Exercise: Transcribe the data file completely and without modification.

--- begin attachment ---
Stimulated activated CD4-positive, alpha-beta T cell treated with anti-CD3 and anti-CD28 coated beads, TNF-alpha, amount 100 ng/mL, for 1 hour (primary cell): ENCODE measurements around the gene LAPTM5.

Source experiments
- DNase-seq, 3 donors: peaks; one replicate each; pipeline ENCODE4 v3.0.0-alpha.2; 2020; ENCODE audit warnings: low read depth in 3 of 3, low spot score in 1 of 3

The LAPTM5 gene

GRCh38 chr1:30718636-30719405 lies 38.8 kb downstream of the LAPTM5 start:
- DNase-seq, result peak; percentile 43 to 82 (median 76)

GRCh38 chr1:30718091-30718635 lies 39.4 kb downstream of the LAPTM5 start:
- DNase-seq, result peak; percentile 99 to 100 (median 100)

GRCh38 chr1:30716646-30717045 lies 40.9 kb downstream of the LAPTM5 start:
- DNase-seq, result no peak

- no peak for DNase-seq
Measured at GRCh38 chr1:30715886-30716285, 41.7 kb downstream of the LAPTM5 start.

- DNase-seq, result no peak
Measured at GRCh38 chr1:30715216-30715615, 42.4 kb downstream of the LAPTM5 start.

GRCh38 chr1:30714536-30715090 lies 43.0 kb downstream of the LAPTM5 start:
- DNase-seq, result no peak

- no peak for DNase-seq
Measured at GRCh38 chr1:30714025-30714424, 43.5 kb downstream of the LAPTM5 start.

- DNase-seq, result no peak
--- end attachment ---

Stimulated activated CD4-positive, alpha-beta T cell treated with anti-CD3 and anti-CD28 coated beads, TNF-alpha, amount 100 ng/mL, for 1 hour (primary cell): ENCODE measurements around the gene LAPTM5.

Source experiments
- DNase-seq, 3 donors: peaks; one replicate each; pipeline ENCODE4 v3.0.0-alpha.2; 2020; ENCODE audit warnings: low read depth in 3 of 3, low spot score in 1 of 3

The LAPTM5 gene

GRCh38 chr1:30718636-30719405 lies 38.8 kb downstream of the LAPTM5 start:
- DNase-seq, result peak; percentile 43 to 82 (median 76)

GRCh38 chr1:30718091-30718635 lies 39.4 kb downstream of the LAPTM5 start:
- DNase-seq, result peak; percentile 99 to 100 (median 100)

GRCh38 chr1:30716646-30717045 lies 40.9 kb downstream of the LAPTM5 start:
- DNase-seq, result no peak

- no peak for DNase-seq
Measured at GRCh38 chr1:30715886-30716285, 41.7 kb downstream of the LAPTM5 start.

- DNase-seq, result no peak
Measured at GRCh38 chr1:30715216-30715615, 42.4 kb downstream of the LAPTM5 start.

GRCh38 chr1:30714536-30715090 lies 43.0 kb downstream of the LAPTM5 start:
- DNase-seq, result no peak

- no peak for DNase-seq
Measured at GRCh38 chr1:30714025-30714424, 43.5 kb downstream of the LAPTM5 start.

- DNase-seq, result no peak